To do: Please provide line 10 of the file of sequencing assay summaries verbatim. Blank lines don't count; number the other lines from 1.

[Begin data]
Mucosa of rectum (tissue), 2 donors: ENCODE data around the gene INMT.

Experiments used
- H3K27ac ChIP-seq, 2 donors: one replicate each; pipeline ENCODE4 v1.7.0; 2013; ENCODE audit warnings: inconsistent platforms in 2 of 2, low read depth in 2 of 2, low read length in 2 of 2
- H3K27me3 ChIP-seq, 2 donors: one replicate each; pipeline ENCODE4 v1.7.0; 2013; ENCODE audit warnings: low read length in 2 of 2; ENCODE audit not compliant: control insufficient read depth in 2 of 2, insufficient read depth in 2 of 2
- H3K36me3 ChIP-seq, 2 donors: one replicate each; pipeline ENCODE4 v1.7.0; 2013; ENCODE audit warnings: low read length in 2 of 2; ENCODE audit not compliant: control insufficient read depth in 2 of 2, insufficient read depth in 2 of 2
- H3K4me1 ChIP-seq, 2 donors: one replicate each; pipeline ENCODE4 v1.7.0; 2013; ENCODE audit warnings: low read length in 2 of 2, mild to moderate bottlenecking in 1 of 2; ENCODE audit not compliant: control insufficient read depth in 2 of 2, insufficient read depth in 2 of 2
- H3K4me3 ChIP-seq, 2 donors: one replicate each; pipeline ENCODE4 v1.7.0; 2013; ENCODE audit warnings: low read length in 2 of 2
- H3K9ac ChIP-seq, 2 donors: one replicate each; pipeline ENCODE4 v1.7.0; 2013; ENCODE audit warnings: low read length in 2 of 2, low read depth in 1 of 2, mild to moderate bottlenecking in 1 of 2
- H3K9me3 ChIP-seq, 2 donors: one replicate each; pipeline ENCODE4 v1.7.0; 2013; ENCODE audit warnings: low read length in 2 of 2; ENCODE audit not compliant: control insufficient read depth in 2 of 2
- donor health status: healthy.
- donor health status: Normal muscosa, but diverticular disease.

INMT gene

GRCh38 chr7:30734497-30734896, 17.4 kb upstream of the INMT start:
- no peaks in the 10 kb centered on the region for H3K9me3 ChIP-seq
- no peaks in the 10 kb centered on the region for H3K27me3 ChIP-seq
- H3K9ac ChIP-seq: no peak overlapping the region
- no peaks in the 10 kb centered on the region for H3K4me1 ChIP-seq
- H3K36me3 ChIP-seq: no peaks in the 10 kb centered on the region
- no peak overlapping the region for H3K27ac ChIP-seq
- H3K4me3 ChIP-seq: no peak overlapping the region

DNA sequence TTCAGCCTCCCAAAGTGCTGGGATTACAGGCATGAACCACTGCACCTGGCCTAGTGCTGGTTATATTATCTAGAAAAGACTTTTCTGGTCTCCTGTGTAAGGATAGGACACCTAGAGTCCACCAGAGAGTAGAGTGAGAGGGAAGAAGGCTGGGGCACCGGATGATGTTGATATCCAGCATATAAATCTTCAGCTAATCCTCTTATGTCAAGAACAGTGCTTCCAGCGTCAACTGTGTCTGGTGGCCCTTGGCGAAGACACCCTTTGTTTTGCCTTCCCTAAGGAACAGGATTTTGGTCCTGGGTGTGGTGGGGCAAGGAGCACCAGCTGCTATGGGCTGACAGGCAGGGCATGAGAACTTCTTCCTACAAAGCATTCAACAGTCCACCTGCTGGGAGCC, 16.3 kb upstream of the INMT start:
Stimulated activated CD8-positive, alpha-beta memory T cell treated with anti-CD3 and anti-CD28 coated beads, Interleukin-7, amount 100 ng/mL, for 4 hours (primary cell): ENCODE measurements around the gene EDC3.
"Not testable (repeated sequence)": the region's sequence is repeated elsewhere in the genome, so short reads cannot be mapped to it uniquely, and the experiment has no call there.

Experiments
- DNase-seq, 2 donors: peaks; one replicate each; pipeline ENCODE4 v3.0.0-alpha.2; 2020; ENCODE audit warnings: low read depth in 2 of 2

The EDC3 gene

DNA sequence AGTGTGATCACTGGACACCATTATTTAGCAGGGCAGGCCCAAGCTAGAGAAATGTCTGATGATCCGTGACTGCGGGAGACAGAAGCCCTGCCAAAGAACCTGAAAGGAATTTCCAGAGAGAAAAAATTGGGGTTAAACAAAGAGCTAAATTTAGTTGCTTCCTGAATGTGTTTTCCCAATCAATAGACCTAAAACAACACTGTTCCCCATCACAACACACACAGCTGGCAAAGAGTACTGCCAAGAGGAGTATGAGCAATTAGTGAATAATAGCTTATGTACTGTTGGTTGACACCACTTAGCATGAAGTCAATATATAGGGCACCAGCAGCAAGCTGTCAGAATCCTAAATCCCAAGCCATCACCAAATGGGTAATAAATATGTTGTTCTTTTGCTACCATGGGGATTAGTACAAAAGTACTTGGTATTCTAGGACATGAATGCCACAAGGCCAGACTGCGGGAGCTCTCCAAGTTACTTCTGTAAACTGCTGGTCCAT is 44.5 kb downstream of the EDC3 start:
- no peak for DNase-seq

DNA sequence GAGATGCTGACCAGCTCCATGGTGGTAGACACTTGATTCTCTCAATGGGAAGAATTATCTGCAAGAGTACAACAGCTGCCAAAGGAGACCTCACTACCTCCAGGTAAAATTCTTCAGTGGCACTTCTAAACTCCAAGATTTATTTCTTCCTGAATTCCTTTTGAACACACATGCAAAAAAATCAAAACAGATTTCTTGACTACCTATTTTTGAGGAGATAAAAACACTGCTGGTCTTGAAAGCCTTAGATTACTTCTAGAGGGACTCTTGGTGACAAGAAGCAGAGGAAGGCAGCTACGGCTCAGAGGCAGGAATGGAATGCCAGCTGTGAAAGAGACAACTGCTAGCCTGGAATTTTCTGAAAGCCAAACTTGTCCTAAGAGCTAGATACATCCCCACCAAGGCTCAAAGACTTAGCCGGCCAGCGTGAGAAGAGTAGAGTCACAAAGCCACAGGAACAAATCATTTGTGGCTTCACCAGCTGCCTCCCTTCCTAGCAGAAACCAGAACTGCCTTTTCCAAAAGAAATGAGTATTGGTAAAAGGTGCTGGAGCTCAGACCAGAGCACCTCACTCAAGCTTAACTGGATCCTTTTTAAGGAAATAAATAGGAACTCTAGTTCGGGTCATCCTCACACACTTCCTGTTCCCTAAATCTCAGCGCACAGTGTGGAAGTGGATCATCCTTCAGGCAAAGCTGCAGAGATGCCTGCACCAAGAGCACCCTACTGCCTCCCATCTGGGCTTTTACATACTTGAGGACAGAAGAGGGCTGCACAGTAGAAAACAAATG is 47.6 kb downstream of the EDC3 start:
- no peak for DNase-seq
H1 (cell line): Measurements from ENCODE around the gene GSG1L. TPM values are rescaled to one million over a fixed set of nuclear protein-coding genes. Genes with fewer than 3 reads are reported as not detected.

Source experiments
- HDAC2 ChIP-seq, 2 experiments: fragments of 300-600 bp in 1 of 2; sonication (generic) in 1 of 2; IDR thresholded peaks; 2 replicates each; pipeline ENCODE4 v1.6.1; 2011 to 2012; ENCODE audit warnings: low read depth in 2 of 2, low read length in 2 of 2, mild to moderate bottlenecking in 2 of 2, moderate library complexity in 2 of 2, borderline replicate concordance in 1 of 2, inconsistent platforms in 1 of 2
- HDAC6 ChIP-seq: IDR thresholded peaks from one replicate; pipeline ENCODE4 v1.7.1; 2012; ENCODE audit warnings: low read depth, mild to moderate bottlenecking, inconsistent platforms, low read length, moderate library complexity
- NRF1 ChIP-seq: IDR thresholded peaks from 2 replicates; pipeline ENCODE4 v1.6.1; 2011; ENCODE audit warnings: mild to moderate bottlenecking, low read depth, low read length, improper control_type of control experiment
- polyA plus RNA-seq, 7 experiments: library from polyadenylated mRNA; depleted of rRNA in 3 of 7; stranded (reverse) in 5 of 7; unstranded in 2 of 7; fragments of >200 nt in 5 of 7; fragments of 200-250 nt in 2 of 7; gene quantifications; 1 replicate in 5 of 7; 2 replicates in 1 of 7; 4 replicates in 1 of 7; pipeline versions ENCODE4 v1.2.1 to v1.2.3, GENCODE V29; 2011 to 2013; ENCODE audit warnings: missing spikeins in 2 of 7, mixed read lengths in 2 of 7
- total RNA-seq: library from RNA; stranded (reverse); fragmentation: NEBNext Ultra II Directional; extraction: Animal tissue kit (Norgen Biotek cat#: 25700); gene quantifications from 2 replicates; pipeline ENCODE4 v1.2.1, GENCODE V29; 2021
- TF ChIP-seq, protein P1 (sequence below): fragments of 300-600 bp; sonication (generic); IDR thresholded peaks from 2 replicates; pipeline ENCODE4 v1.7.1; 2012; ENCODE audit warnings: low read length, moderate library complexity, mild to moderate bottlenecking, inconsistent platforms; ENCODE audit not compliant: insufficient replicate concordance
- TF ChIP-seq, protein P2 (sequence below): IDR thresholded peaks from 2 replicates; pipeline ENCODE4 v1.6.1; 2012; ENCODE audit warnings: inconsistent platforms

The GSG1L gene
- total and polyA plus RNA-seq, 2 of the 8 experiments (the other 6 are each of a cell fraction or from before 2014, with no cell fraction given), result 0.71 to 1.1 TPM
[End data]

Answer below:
- donor health status: healthy.